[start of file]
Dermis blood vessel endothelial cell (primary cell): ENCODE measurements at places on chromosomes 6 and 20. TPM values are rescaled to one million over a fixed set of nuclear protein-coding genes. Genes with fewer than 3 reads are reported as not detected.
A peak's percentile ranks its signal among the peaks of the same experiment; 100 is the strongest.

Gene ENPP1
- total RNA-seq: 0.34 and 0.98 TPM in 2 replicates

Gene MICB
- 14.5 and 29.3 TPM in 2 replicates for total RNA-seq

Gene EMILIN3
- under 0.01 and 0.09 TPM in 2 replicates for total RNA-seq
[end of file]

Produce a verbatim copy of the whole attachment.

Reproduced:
Dermis blood vessel endothelial cell (primary cell): ENCODE measurements at places on chromosomes 6 and 20. TPM values are rescaled to one million over a fixed set of nuclear protein-coding genes. Genes with fewer than 3 reads are reported as not detected.
A peak's percentile ranks its signal among the peaks of the same experiment; 100 is the strongest.

Gene ENPP1
- total RNA-seq: 0.34 and 0.98 TPM in 2 replicates

Gene MICB
- 14.5 and 29.3 TPM in 2 replicates for total RNA-seq

Gene EMILIN3
- under 0.01 and 0.09 TPM in 2 replicates for total RNA-seq